Apple’s SystemConfiguration API is used to get current Wi-Fi SSID. SystemConfiguration Allow applications to access a device’s network configuration settings. Determine the reachability of the device, such as whether Wi-Fi or cell connectivity is active.

import SystemConfiguration.CaptiveNetwork

The method above return the SSID of your device current Wi-Fi. SSID is simply the technical term for a network name. When you set up a wireless home network, you give it a name to distinguish it from other networks in your neighborhood. You’ll see this name when you connect your device to your wireless network.

If current Wi-Fi match with SUSI Smart Speaker hotspot, we display device in TableView, if not we display “No device connected yet”.

if let speakerSSID = fetchSSIDInfo(), speakerSSID == "susi.ai" {
cell.accessoryType = .disclosureIndicator
cell.textLabel?.text = speakerSSID
} else {
cell.accessoryType = .none
cell.textLabel?.text = "No device connected yet"
}

SUSI Smart Speaker is coming with very exciting features. Stay tuned.

Resources –

  1. SUSI iOS Link: https://github.com/fossasia/susi_iOS
  2. Apple’s SystemConfiguration Framework Documentation
  3. Bell’s article on What Do SSID and WPA2 mean
Continue Reading

Skill Development using SUSI Skill CMS

There are a lot of personal assistants around like Google Assistant, Apple’s Siri, Windows’ Cortana, Amazon’s Alexa, etc. What is then special about SUSI.AI which makes it stand apart from all the different assistants in the world? SUSI is different as it gives users the ability to create their own skills in a Wiki-like system. You don’t need to be a developer to be able to enhance SUSI. And, SUSI is an Open Source personal assistant which can do a lot of incredible stuff for you, made by you.

So, let’s say you want to create your own Skill and add it to the existing SUSI Skills. So, these are the steps you need to follow regarding the same –

  1. The current SUSI Skill Development Environment is based on an Etherpad. An Etherpad is a web-based collaborative real-time editor. https://dream.susi.ai/ is one such Etherpad. Open https://dream.susi.ai/ and name your dream (in lowercase letters).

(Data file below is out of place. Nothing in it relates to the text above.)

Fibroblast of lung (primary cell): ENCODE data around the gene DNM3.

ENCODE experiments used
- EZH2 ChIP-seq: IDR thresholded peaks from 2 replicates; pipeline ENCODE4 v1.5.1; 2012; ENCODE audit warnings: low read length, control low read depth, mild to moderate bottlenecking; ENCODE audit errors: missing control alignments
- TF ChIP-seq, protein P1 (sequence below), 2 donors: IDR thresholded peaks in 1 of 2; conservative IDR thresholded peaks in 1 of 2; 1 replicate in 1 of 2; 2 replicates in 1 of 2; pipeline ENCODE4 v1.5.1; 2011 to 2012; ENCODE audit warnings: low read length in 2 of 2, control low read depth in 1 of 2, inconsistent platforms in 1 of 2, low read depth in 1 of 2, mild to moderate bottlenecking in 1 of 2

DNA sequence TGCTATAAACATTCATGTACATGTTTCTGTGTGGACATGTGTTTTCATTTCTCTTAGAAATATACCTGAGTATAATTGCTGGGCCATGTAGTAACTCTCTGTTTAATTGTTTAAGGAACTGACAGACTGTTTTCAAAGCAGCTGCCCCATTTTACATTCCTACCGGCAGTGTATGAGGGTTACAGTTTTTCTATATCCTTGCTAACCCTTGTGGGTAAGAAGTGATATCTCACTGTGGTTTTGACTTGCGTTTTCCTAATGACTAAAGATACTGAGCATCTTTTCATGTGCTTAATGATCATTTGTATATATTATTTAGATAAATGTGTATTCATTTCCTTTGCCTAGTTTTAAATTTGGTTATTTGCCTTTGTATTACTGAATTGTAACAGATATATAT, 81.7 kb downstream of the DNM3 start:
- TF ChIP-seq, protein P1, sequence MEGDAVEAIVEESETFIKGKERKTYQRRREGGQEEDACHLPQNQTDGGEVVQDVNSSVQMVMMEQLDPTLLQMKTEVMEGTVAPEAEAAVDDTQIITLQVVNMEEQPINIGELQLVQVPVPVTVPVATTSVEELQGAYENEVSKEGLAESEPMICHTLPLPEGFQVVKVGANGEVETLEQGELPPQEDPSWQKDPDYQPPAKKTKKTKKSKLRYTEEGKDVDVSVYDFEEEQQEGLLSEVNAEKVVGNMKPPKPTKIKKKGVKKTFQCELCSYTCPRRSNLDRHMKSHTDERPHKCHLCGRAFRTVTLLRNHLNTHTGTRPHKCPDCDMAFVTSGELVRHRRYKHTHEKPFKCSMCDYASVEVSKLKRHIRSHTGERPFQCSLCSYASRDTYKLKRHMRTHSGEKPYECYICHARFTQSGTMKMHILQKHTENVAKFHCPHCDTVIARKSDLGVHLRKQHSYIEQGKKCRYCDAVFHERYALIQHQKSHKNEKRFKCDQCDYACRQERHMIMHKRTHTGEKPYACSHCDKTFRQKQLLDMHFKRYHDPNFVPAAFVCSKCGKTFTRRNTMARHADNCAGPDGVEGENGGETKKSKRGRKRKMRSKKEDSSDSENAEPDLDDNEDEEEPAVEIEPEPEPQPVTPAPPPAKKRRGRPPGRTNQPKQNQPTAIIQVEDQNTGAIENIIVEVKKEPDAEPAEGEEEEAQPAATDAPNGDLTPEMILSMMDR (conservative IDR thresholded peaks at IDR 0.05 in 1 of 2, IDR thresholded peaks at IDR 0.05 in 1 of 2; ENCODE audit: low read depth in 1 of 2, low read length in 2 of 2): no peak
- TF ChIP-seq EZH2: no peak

2. Define your skill in the Etherpad. The general skill format is

::name <Skill_name>
::author <author_name>
::author_url <author_url>
::description <description> 
::dynamic_content <Yes/No>
::developer_privacy_policy <link>
::image <image_url>
::term_of_use <link>

#Intent
User query1|query2|query3....
Answer answer1|answer2|answer3...

 

Patterns in query can be learned easily via this tutorial.

  1. Open any SUSI Client and then write dream <your dream name> so that dreaming is enabled for SUSI. Once dreaming is enabled, you can now test any skills which you’ve made in your Etherpad.
  2. Once you’ve tested your skill, write ‘stop dreaming’ to disable dreaming for SUSI.
  3. If the testing was successful and you want your skill to be added to SUSI Skills, send a Pull Request to susi_skill_data repository providing your dream name.

How do you modify an existing skill?

SUSI Skill CMS is a web interface where you can modify the skills you’ve made. All the skills of SUSI are directly in sync with the susi_skill_data.

To edit any skill, you need to follow these steps –

  1. Login to SUSI Skill CMS website using your email and password (or Sign Up to the website if you haven’t already).
  2. Click on the skill which you want to edit and then click on the “edit” icon.
  3. You can edit all aspects of the skill in the next state. Below is a preview:

Make the changes and then click on “SAVE” button to save the skill.

What’s happening Behind The Scenes in the EDIT process?

  • SkillEditor.js is the file which is responsible for keeping a check over various validations in the Skill Editing process. There are certain validations that need to be made in the process. Those are as follows –
  • Check whether User has logged in or not

if (!cookies.get('loggedIn')) {
            notification.open({
                message: 'Not logged In',
                description: 'Please login and then try to create/edit a skill',
                icon: <Icon type='close-circle' style={{ color: '#f44336' }} />,
            });
            this.setState({
                loading: false
            });
            return 0;
        }

 

  • Check whether Commit Message has been entered by User or not

if (this.state.commitMessage === null) {
            notification.open({
                message: 'Please add a commit message',
                icon: <Icon type='close-circle' style={{ color: '#f44336' }} />,
            });

            this.setState({
                loading: false
            });
            return 0;
        }

 

  • Check to ensure that request is sent only if there are some differences in old values and new values

if (this.state.oldGroupValue === this.state.groupValue &&
          this.state.oldExpertValue === this.state.expertValue &&
          this.state.oldLanguageValue === this.state.languageValue &&
          !this.state.codeChanged && !this.state.image_name_changed) {
            notification.open({
                message: 'Please make some changes to save the Skill',
                icon: <Icon type='close-circle' style={{ color: '#f44336' }} />,
            });
            self.setState({
                loading: false
            });
            return 0;
        }

 

  • After doing the above validations, a request is sent to the Server and the User is shown a notification accordingly, whether the Skill has been uploaded to the Server or there has been some error.

$.ajax(settings)
            .done(function (response) {
                this.setState({
                    loading: false
                });
                let data = JSON.parse(response);
                if (data.accepted === true) {